The Templer Way: A shortish long walk of just 18 miles that explores some industrial heritage. The Templer Way runs between Dartmoor and the coast at Teignmouth. It incorporates the two-mile-long Stover Canal, which was built by James Templer, owner of the Stover Estate, during the 18th century. The disused canal, now a great spot for wildlife, once transported clay used in pottery and granite which was quarried on Dartmoor. The way on Dartmoor follows old granite railroads.

East Devon Way a lovely route of almost 40 miles, which explores some lesser-known parts of our county. The walk stretches from Exmouth on the Devon coast to Lyme Regis on the Dorset coast, both popular with holiday makers, but between these two the route winds its way inland through pastoral countryside, passing through eight villages and crossing five rivers.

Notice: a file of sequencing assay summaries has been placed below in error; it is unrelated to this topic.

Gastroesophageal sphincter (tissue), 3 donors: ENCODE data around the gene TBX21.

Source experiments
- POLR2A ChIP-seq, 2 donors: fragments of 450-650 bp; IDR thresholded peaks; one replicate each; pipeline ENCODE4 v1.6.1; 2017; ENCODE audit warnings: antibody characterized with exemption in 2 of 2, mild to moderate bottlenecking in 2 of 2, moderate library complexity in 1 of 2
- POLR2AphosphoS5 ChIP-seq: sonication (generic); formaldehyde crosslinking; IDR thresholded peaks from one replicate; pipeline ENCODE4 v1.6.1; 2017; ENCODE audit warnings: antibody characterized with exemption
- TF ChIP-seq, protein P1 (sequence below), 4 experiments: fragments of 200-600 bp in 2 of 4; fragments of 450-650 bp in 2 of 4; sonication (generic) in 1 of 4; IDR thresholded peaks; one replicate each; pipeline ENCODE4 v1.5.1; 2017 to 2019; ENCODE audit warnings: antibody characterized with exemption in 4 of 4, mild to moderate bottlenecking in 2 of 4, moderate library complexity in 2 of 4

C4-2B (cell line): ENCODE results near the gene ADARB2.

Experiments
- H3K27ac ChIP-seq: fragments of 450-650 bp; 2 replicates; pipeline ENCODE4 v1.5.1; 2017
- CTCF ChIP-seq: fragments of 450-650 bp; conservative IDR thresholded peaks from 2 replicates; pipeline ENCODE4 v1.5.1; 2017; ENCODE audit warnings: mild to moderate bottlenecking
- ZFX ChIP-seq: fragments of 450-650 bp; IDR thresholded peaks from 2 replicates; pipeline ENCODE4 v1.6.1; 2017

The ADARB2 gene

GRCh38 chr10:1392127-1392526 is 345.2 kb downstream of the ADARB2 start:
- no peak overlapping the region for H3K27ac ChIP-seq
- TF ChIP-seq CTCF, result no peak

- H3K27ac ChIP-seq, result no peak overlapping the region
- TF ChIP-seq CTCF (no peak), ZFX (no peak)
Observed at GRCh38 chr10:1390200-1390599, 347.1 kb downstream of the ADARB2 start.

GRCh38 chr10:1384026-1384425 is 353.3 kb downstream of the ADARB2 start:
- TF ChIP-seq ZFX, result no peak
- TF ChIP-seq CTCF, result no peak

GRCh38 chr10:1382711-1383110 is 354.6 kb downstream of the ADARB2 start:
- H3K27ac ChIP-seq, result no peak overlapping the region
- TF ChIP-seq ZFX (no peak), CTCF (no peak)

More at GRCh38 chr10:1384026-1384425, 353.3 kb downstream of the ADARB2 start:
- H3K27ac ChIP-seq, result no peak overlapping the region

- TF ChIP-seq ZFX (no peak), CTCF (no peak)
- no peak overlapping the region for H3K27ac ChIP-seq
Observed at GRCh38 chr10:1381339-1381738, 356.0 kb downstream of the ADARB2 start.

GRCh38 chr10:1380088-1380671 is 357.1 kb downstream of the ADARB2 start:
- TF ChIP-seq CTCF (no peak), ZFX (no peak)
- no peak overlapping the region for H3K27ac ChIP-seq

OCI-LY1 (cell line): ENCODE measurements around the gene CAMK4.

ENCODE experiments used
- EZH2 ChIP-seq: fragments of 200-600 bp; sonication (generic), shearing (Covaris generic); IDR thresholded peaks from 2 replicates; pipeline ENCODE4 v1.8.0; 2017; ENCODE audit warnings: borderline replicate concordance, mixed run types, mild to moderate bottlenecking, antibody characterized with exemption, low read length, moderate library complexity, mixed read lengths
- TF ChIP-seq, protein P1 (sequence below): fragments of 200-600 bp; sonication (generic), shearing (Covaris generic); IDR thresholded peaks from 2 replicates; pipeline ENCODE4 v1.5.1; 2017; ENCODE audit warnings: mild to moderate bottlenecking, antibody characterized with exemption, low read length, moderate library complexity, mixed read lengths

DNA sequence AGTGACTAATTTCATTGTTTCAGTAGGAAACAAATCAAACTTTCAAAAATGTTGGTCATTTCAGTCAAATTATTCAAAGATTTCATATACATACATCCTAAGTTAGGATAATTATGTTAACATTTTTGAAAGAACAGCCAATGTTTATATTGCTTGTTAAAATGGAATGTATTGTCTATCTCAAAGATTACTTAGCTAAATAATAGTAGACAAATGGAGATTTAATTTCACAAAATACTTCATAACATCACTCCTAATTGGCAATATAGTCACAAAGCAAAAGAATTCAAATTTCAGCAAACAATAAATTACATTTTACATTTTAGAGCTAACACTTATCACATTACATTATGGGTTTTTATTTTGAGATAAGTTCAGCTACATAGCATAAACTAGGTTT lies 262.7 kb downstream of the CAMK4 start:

West Devon Way: covering about 37 miles of varied terrain, running from Okehampton down to Plymouth. The Visit Dartmoor website has a downloadable leaflet that describes the route. Its logo is the iconic church on top of Brentor – but ascending this steep hill is an optional part of the route.

Two Castles Trail: hopping over the border between Devon and Cornwall, this 24-mile route links Okehampton and Launceston Castles, passing through wooded valleys and traversing open moorland. Expect lovely scenery and lots of history.

The South West Coast Path one of Devon’s best assets, no round-up would be complete without it. At fractionally over 630 miles this is the UK’s longest national trail and Devon is home to two completely separate sections of it. It doesn’t all have to be done in one trip – many people ‘collect’ sections of the path over years.